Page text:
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It Takes Billions To Hold General Elections; Is Economically-challenged Pakistan Ready?

In Pakistan, there is a growing demand for general elections, as supporters of ex-Prime Minister Imran Khan believe it is the best way to address the country’s severe political and economic crises, reported Deutsch Welles. 

According to Khan’s supporters, a new mandate for a political party or coalition will be beneficial for the country. However, the current Pakistan Democratic Movement government, led by Prime Minister Shahbaz Sharif, is hesitant to accept Khan’s demand, perhaps due to the fear of Khan returning to power.

Khan was removed from office in 2022 through a no-confidence vote in Parliament, and he accused General Qamar Javed Bajwa and the US of orchestrating his ouster. Since then, Khan, who is the leader of the centre-right Pakistan Tehreek-e-Insaf (PTI) party, has been highly popular in public opinion polls. 

The country is also struggling with a severe economic crisis, with the government unable to secure a loan from the International Monetary Fund (IMF). The government’s inability to address the economic chaos, soaring inflation, and acute shortage of gas and electricity has made Sharif’s cabinet quite unpopular among the masses.

Pakistan’s economic crisis

Pakistan’s economy has been facing various challenges and crises for many years. The country’s current account deficit has been consistently high in recent years, which means that it is importing more than it is exporting. This puts pressure on the country’s foreign exchange reserves, which are used to finance imports.

Inflation has been consistently high in Pakistan, which erodes the purchasing power of the Pakistani rupee and makes it more expensive for people to buy goods and services. Pakistan’s external debt has been steadily increasing, and the country’s debt-to-GDP ratio is now over 80%. This means that Pakistan is spending a large portion of its revenue on debt servicing, which leaves little room for other expenditures.

Political instability and insecurity in Pakistan have deterred foreign investors, who are essential for creating jobs and boosting economic growth. Corruption and poor governance in Pakistan have undermined the country’s economic development by hindering the creation of a conducive environment for investment and development.

The COVID-19 pandemic has had a significant impact on Pakistan’s economy, leading to a decline in GDP growth, job losses, and an increase in poverty. To address these challenges, the government of Pakistan has implemented various measures, such as seeking loans from international institutions, devaluing the currency, and implementing austerity measures to reduce expenditure. However, the effectiveness of these measures remains a matter of debate, and Pakistan’s economic challenges persist.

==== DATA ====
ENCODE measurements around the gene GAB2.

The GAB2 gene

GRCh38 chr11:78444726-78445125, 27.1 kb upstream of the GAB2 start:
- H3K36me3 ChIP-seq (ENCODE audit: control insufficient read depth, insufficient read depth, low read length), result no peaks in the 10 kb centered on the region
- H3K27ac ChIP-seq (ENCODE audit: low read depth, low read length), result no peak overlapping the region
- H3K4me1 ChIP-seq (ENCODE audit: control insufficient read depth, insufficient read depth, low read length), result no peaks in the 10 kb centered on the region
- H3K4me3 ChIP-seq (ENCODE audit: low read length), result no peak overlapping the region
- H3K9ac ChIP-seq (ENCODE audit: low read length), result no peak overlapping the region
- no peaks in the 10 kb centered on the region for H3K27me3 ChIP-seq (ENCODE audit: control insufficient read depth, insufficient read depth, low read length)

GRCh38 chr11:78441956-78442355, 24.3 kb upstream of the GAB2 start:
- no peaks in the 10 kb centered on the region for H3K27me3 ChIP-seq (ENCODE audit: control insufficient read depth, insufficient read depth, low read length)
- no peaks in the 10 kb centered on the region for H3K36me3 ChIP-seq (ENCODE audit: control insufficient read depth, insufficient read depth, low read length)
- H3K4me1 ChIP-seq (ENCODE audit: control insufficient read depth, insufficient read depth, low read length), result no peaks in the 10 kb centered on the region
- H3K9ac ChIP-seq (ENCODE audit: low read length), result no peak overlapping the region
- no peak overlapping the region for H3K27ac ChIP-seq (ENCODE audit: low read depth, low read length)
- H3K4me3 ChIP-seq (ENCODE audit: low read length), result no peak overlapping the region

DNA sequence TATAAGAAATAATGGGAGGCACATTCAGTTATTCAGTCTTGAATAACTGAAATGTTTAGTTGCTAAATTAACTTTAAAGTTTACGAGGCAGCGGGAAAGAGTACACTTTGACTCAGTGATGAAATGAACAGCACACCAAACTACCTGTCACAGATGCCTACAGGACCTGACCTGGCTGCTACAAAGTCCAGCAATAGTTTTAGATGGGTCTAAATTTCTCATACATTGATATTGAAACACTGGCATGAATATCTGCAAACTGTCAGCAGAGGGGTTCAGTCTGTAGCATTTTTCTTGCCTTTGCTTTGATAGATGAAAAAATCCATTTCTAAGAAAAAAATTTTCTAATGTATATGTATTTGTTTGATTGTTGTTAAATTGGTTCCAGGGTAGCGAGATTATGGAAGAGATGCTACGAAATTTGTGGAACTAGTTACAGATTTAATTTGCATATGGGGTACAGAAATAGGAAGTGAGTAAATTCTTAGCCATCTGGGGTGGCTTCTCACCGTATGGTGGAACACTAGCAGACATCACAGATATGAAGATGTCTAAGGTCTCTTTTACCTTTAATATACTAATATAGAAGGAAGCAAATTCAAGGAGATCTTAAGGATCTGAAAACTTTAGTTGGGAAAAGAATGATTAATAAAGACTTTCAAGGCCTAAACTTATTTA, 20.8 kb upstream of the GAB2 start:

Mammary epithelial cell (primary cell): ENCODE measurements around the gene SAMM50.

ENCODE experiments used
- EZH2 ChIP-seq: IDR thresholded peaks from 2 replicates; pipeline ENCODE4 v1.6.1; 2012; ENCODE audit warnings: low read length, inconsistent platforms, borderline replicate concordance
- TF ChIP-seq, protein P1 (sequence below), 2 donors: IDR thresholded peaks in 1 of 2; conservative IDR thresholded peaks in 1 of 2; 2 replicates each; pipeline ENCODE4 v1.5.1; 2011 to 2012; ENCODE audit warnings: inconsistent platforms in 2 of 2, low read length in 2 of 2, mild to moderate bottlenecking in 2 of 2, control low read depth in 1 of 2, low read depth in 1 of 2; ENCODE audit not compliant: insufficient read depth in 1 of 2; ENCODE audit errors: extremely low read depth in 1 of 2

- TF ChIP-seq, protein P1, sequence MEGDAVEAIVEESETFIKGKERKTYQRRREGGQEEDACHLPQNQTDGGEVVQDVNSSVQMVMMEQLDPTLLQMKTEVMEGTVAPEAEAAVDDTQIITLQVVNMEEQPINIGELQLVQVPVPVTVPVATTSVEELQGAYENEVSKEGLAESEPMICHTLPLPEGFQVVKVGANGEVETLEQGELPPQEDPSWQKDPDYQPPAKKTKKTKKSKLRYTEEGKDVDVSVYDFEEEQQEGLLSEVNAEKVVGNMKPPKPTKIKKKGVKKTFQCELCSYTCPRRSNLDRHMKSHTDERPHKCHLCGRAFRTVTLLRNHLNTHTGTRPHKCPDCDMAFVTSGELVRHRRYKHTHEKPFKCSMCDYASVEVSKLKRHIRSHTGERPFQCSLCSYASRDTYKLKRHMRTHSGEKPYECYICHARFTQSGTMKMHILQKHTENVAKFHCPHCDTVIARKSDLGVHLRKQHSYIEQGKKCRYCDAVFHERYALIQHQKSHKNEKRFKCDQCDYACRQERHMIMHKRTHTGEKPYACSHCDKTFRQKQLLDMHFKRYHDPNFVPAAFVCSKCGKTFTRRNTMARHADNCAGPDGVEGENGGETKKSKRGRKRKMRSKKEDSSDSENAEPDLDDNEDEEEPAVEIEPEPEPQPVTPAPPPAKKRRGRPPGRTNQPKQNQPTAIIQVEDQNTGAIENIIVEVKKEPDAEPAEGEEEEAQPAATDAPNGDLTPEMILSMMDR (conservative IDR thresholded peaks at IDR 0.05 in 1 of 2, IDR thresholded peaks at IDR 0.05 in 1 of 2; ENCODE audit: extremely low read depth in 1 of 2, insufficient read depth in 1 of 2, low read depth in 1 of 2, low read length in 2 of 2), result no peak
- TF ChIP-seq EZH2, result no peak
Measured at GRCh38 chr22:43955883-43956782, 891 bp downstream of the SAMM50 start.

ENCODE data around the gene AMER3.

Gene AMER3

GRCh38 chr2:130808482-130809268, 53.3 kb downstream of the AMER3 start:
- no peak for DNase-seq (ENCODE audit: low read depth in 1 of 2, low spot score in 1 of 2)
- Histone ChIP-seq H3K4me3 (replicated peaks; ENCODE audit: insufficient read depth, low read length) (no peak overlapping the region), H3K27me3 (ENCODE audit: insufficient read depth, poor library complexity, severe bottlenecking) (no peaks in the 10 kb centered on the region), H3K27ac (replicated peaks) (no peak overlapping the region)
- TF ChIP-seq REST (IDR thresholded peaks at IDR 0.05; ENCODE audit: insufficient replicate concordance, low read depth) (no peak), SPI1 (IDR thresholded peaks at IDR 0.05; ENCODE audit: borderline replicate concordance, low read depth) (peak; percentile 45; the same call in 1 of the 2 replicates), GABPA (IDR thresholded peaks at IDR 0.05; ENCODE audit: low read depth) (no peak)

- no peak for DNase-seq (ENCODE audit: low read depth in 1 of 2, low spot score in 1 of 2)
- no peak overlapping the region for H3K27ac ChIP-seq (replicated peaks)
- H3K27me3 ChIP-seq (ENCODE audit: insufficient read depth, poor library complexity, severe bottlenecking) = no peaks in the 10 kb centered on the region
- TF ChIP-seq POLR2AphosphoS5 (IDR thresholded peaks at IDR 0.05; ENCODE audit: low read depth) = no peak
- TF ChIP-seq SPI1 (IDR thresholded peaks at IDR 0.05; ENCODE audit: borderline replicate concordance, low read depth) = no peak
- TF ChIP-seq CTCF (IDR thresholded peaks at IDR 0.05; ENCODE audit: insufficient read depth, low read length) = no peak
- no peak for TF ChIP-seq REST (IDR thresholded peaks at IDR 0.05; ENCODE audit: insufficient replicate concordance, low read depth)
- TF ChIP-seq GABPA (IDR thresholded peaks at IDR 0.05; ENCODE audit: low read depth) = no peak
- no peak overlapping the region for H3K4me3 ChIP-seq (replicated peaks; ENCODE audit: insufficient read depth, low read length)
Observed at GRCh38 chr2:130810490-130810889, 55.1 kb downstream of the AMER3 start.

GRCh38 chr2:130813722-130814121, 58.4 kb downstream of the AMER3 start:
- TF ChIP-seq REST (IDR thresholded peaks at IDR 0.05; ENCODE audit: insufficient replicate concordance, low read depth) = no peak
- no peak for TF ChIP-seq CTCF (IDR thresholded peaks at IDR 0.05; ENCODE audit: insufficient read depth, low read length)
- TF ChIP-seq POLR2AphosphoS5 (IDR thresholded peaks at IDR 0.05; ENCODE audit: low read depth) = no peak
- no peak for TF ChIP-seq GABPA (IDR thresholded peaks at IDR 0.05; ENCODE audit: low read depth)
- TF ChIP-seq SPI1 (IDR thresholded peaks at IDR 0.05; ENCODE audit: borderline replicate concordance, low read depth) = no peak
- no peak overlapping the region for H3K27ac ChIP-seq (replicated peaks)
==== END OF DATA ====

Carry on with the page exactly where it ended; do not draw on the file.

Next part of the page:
The cost is in billions

The cost of elections in Pakistan can vary depending on the type and scale of the election. General elections, which are held every five years to elect members of the National Assembly and provincial assemblies, tend to be the most expensive.

According to a report by the Election Commission of Pakistan (ECP), the cost of the 2018 general elections was estimated to be around PKR 21.8 billion (approximately USD 137 million). This included the cost of printing ballot papers, hiring staff, and deploying security personnel to polling stations across the country.

In addition to the direct costs associated with conducting elections, there are also indirect costs such as campaign expenses, which can be significant. Political parties and candidates spend large sums of money on advertising, rallies, and other campaign activities to promote their message and win votes.

Overall, the cost of elections in Pakistan is a significant expense for the government and political parties, and it is important to ensure that these costs are managed efficiently and transparently to maintain the integrity of the electoral process.

Various security issues in Pakistan

Pakistan’s foreign minister said Thursday his country is facing “a perfect storm” of troubles — an economic crisis, the consequences of catastrophic flooding, and terrorism “that is once again rearing its ugly head” as a result of the Taliban takeover of Afghanistan.

Bilawal Bhutto Zardari, the 34-year-old son of assassinated former Prime Minister Benazir Bhutto, said in a wide-ranging interview with The Associated Press that Pakistan, like other countries, is also beset by “hyper-partisan and hyper-polarised politics”.

Zardari insisted Pakistan’s “alleged influence over the Taliban has always been exaggerated” — before and after the fall of Kabul. He said Pakistan, however, has always maintained the importance of engagement with the Taliban on terrorism and other issues, especially women’s rights to education and jobs. He was at the UN speaking at several meetings promoting women’s rights.

Zardari said Pakistan would like to see the Taliban take action against all terrorist groups, including those linked to al-Qaida and the Islamic state. But he said there are questions about the Taliban’s capacity to combat these groups because it doesn’t have a standing army, a counter-terrosim force or an effective border management force.

Source : RepublicWorld